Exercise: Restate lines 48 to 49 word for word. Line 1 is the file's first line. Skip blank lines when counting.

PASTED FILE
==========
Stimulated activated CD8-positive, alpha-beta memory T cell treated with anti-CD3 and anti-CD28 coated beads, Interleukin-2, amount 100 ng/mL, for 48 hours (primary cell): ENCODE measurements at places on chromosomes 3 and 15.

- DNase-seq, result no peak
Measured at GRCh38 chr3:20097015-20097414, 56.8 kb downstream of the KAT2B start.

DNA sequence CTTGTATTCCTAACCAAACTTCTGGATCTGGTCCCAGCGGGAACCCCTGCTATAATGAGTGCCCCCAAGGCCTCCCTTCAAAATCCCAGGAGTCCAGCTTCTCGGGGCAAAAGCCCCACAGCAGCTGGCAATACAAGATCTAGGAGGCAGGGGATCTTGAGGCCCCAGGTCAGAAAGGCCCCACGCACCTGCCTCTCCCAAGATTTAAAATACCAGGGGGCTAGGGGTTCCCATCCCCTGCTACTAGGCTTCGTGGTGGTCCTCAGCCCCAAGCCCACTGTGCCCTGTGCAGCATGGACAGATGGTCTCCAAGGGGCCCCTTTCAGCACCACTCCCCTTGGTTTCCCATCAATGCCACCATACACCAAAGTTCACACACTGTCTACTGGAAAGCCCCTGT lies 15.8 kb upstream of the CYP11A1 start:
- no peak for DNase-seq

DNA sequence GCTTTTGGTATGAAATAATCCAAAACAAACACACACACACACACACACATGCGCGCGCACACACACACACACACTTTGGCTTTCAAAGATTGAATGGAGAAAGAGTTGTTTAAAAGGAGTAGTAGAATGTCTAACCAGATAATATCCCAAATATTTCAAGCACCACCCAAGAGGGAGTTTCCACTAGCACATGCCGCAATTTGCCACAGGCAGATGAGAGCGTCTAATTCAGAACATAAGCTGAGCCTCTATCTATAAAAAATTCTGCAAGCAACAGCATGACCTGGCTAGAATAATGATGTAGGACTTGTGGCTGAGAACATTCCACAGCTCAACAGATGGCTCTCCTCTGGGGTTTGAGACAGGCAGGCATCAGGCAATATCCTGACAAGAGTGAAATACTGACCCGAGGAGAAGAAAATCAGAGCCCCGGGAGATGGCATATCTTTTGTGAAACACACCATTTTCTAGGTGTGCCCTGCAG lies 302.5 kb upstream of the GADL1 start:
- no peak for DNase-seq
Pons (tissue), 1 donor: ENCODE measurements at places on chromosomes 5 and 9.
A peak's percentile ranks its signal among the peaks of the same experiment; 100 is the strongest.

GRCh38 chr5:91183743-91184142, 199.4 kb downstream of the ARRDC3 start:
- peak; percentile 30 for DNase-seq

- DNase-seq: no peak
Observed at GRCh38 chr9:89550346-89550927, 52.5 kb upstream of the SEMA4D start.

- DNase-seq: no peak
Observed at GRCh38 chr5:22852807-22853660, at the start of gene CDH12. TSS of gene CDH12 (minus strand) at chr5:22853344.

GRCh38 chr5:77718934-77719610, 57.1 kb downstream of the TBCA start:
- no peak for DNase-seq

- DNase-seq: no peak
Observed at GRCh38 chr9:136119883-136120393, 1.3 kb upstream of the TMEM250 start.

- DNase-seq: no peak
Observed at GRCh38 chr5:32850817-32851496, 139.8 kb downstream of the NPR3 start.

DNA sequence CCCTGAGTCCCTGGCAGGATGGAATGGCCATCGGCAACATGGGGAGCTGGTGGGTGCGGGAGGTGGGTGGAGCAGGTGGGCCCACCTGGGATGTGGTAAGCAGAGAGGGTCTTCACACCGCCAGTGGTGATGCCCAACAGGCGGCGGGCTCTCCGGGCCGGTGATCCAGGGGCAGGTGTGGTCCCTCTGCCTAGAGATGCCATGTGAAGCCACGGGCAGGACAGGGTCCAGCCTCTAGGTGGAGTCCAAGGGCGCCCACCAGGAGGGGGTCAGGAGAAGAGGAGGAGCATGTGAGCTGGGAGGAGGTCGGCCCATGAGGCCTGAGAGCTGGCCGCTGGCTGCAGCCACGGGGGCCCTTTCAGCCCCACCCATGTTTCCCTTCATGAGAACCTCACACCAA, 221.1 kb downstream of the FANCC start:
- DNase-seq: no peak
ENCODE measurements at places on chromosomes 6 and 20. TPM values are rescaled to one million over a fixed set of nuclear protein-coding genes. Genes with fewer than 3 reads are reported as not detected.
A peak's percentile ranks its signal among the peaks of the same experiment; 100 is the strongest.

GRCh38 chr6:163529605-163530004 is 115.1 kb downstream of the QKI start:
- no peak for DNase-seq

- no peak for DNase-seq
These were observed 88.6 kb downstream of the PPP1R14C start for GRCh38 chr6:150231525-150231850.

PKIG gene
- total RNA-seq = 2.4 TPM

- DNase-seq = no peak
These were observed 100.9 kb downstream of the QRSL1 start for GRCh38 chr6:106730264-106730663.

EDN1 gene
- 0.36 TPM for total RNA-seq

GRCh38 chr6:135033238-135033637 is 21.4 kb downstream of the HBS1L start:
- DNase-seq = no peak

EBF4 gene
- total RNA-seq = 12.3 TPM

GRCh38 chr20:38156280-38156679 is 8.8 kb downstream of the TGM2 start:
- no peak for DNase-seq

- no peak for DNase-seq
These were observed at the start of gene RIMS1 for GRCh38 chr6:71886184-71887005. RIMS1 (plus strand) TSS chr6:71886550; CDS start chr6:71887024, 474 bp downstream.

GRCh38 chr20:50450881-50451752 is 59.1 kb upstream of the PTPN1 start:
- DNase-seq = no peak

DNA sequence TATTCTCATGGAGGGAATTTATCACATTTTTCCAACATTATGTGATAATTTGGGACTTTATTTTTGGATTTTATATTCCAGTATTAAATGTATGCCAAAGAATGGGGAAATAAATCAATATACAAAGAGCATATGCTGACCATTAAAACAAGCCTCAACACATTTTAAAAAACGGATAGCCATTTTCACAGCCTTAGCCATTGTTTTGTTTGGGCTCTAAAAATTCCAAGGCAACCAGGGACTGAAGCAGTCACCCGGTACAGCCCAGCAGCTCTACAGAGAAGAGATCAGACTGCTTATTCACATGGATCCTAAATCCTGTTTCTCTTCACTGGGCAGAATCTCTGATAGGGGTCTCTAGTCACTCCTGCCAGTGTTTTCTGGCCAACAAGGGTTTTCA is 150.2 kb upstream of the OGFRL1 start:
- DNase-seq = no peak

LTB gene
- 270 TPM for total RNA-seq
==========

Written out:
LTB gene
- 270 TPM for total RNA-seq